Two Key Tools for the Strategic Realization Office (SRO)

by August 29, 2018

To deliver strategy effectively, the strategic realization office, or SRO, needs to leverage two separate but closely related disciplines.

In this post we want to look at how the SRO facilitates the delivery of strategy. Remember we said that modern corporate strategy had to focus on growth and innovation, and that inevitably means a focus on customer offerings. The products and services a company offers are the only sustainable way for revenue to be generated, and profitable revenue is the currency of growth. That leads us to the first tool the SRO needs to be able to leverage: product portfolio management. We’ll call it product PM for reasons that will become clear later.

Product PM is an integrated strategy for managing all the products and services the company provides. It includes lifecycle management, market strategy and development approaches for individual offerings and also the investment management strategy for the collective products and services. This second element will include ensuring a balance of products across different lifecycle phases, market positioning, growth versus consolidation, etc. Product PM is owned by the executive who oversees the various product and service offerings, but the SRO has a key role to play in the process.

We noted in the last post that consistent growth requires the ability to innovate continuously, and clearly that innovation must be concentrated in the products and services the organization develops. Such innovation requires investment, commitment and planning to ensure it is focused in the right areas, that the risks are managed effectively and that the results are optimized to market expectations. While all of those factors are fluid, that can only happen if there is a long-term vision for products, both individually and collectively. That is the concept of the product roadmap that sets out the long-term goals for each customer offering and the milestones that need to be achieved to attain those goals. Individual product roadmaps are then consolidated into a single overarching roadmap for all products and services, and this is the driver of innovation the SRO is accountable for enabling.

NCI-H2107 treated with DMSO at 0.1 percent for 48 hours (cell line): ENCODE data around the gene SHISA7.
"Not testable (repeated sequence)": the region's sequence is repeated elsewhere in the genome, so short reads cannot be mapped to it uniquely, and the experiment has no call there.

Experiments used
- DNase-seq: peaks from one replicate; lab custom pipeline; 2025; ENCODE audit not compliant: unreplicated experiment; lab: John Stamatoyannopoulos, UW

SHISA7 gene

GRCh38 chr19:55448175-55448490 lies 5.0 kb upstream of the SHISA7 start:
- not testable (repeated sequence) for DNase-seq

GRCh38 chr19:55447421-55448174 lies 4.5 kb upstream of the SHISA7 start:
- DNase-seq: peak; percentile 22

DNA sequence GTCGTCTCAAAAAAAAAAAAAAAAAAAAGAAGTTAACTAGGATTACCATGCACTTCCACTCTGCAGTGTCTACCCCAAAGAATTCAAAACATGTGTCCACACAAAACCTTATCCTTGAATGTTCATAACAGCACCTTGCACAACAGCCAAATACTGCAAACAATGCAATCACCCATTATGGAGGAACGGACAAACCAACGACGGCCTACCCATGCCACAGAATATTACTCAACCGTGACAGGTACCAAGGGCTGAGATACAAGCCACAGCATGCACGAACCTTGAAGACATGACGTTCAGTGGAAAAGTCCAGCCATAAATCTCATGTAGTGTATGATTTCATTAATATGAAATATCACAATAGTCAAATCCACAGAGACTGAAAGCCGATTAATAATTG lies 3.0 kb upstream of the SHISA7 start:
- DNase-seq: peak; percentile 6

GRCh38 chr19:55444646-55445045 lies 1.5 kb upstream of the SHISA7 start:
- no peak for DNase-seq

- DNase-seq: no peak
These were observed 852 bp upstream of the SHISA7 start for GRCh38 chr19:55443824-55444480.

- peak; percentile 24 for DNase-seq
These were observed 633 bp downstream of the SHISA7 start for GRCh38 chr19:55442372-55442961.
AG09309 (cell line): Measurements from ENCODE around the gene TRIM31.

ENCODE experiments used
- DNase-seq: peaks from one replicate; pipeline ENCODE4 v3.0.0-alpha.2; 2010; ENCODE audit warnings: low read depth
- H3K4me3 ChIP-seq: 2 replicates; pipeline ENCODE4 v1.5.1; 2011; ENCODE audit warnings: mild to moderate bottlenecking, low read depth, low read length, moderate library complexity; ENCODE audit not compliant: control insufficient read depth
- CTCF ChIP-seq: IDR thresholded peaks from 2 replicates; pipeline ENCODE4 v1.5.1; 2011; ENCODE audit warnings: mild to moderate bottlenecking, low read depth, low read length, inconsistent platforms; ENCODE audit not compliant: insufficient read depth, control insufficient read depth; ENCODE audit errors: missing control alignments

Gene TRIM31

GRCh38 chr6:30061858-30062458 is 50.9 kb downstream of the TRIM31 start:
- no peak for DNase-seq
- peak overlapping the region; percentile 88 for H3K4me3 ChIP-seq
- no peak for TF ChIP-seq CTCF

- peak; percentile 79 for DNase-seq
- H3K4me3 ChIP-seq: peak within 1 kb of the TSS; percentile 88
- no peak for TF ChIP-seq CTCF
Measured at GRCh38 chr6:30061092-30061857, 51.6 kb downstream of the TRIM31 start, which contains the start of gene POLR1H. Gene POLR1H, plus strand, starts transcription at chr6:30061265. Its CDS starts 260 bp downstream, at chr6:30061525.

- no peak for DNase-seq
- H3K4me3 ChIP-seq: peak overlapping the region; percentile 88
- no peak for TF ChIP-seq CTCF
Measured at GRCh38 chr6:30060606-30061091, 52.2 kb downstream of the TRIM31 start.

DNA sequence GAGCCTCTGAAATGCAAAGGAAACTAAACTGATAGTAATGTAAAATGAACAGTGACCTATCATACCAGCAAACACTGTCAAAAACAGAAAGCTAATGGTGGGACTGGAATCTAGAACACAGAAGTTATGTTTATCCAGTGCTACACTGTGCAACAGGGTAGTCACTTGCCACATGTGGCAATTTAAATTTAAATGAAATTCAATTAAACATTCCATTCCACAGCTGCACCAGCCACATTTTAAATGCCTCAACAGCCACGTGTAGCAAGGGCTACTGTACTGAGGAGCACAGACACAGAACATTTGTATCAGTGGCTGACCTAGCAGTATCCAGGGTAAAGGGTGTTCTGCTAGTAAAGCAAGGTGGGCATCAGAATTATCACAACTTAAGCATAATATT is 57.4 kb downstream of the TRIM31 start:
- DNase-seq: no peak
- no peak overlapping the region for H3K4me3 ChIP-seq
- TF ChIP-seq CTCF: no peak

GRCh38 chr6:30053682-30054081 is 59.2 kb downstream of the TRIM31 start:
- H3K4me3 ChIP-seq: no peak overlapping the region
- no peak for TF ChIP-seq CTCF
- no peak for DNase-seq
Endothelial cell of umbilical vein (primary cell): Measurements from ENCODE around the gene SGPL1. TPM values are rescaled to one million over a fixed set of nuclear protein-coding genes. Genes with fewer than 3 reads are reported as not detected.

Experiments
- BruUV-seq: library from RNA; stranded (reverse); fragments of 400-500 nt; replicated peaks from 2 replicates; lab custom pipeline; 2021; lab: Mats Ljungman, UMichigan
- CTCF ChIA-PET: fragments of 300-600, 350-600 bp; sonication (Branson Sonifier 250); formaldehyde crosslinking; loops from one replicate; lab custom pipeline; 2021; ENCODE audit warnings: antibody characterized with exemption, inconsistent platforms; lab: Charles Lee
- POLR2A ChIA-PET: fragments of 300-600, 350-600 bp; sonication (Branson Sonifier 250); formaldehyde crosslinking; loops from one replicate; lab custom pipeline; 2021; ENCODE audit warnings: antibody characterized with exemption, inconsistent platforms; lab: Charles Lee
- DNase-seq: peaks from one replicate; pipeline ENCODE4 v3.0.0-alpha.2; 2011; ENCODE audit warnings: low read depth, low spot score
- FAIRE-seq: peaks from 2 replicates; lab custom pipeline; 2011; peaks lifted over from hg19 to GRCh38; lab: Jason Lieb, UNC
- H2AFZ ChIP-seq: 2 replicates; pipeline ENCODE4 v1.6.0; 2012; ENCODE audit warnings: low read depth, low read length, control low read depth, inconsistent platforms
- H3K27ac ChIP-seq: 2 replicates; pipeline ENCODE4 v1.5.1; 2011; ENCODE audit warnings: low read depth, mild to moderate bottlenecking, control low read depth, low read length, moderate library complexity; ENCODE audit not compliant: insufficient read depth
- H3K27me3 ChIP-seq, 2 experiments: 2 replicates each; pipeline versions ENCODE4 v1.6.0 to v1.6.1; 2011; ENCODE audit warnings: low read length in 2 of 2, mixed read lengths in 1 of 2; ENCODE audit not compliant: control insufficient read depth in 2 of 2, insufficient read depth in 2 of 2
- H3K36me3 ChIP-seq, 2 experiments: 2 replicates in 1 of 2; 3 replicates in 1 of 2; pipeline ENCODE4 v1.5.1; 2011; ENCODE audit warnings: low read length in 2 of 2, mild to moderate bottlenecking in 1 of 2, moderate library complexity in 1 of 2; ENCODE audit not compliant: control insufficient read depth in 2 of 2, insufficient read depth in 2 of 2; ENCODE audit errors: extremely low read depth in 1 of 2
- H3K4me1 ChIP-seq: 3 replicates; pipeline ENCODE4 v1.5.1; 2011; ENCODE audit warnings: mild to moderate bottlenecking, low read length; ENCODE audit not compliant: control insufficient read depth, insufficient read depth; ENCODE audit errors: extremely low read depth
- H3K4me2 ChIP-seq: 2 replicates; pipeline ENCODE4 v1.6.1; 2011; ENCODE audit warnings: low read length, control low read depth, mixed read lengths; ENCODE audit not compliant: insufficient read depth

To actually deliver that innovation, the SRO needs to leverage another tool: project portfolio management. This is commonly referred to as PPM, but to avoid confusion here, we’ll call it project PM. Project PM is the process of managing all the initiatives that are approved to deliver the current goals and objectives. As we discussed in the last post, these projects must be driven from the top of the organization and are the vehicles for delivering results. With the increasing focus on innovation, product PM is becoming a more important part of project PM, and the two must work together to ensure the organization is successful.

To drive innovation and growth, the SRO must ensure that product-related initiatives are given priority within the project portfolio. However, that doesn’t mean non-product-related projects should be ignored. Innovation and growth can only occur if the organization’s internal infrastructure and approaches are effective and efficient. There must be enough investment in the support areas of the organization to allow innovation to be optimized. Establishing that balance of investment, and managing it through the adjustments and evolutions that inevitably occur, is a key element of the SRO’s accountability.

Fortunately, the SRO is not alone in this endeavor, and that’s what we’ll look at in the next post.

To learn more about product roadmapping, read the white paper Roadmapping: Strategic investment planning for the enterprise.